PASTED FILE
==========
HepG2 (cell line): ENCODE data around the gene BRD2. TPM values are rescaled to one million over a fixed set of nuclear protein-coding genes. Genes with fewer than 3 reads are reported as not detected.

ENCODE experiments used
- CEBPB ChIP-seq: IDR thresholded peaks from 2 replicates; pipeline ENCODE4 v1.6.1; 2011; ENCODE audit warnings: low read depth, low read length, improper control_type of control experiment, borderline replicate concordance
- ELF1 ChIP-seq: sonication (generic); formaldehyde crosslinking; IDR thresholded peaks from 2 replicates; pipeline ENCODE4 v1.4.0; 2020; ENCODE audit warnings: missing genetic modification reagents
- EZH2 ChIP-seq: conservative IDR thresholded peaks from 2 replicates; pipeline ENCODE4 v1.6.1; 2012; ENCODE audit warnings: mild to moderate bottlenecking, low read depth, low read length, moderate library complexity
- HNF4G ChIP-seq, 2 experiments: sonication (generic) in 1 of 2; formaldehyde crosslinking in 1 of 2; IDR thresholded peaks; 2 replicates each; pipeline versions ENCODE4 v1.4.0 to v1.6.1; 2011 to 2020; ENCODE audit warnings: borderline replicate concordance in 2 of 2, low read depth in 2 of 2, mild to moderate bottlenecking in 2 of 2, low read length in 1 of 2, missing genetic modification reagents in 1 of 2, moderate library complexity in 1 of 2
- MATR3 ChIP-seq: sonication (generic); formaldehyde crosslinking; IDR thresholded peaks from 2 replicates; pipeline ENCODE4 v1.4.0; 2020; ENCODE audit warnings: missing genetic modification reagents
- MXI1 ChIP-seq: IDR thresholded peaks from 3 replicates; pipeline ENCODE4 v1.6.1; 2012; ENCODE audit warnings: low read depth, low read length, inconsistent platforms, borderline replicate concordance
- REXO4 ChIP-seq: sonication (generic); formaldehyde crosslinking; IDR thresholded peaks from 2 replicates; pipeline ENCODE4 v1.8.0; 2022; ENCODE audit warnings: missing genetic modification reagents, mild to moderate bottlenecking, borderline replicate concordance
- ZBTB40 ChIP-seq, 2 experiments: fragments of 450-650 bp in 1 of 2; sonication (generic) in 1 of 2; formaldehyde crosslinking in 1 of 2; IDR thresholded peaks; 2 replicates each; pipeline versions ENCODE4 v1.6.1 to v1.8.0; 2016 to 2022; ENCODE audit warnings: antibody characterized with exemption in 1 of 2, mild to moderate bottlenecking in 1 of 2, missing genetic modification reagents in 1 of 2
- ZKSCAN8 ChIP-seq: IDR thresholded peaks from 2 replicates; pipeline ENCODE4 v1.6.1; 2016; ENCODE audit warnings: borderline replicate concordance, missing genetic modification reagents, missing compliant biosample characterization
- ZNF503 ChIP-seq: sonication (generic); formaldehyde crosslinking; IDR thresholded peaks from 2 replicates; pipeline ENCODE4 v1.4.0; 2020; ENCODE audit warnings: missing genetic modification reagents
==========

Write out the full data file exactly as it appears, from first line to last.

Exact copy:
HepG2 (cell line): ENCODE data around the gene BRD2. TPM values are rescaled to one million over a fixed set of nuclear protein-coding genes. Genes with fewer than 3 reads are reported as not detected.

ENCODE experiments used
- CEBPB ChIP-seq: IDR thresholded peaks from 2 replicates; pipeline ENCODE4 v1.6.1; 2011; ENCODE audit warnings: low read depth, low read length, improper control_type of control experiment, borderline replicate concordance
- ELF1 ChIP-seq: sonication (generic); formaldehyde crosslinking; IDR thresholded peaks from 2 replicates; pipeline ENCODE4 v1.4.0; 2020; ENCODE audit warnings: missing genetic modification reagents
- EZH2 ChIP-seq: conservative IDR thresholded peaks from 2 replicates; pipeline ENCODE4 v1.6.1; 2012; ENCODE audit warnings: mild to moderate bottlenecking, low read depth, low read length, moderate library complexity
- HNF4G ChIP-seq, 2 experiments: sonication (generic) in 1 of 2; formaldehyde crosslinking in 1 of 2; IDR thresholded peaks; 2 replicates each; pipeline versions ENCODE4 v1.4.0 to v1.6.1; 2011 to 2020; ENCODE audit warnings: borderline replicate concordance in 2 of 2, low read depth in 2 of 2, mild to moderate bottlenecking in 2 of 2, low read length in 1 of 2, missing genetic modification reagents in 1 of 2, moderate library complexity in 1 of 2
- MATR3 ChIP-seq: sonication (generic); formaldehyde crosslinking; IDR thresholded peaks from 2 replicates; pipeline ENCODE4 v1.4.0; 2020; ENCODE audit warnings: missing genetic modification reagents
- MXI1 ChIP-seq: IDR thresholded peaks from 3 replicates; pipeline ENCODE4 v1.6.1; 2012; ENCODE audit warnings: low read depth, low read length, inconsistent platforms, borderline replicate concordance
- REXO4 ChIP-seq: sonication (generic); formaldehyde crosslinking; IDR thresholded peaks from 2 replicates; pipeline ENCODE4 v1.8.0; 2022; ENCODE audit warnings: missing genetic modification reagents, mild to moderate bottlenecking, borderline replicate concordance
- ZBTB40 ChIP-seq, 2 experiments: fragments of 450-650 bp in 1 of 2; sonication (generic) in 1 of 2; formaldehyde crosslinking in 1 of 2; IDR thresholded peaks; 2 replicates each; pipeline versions ENCODE4 v1.6.1 to v1.8.0; 2016 to 2022; ENCODE audit warnings: antibody characterized with exemption in 1 of 2, mild to moderate bottlenecking in 1 of 2, missing genetic modification reagents in 1 of 2
- ZKSCAN8 ChIP-seq: IDR thresholded peaks from 2 replicates; pipeline ENCODE4 v1.6.1; 2016; ENCODE audit warnings: borderline replicate concordance, missing genetic modification reagents, missing compliant biosample characterization
- ZNF503 ChIP-seq: sonication (generic); formaldehyde crosslinking; IDR thresholded peaks from 2 replicates; pipeline ENCODE4 v1.4.0; 2020; ENCODE audit warnings: missing genetic modification reagents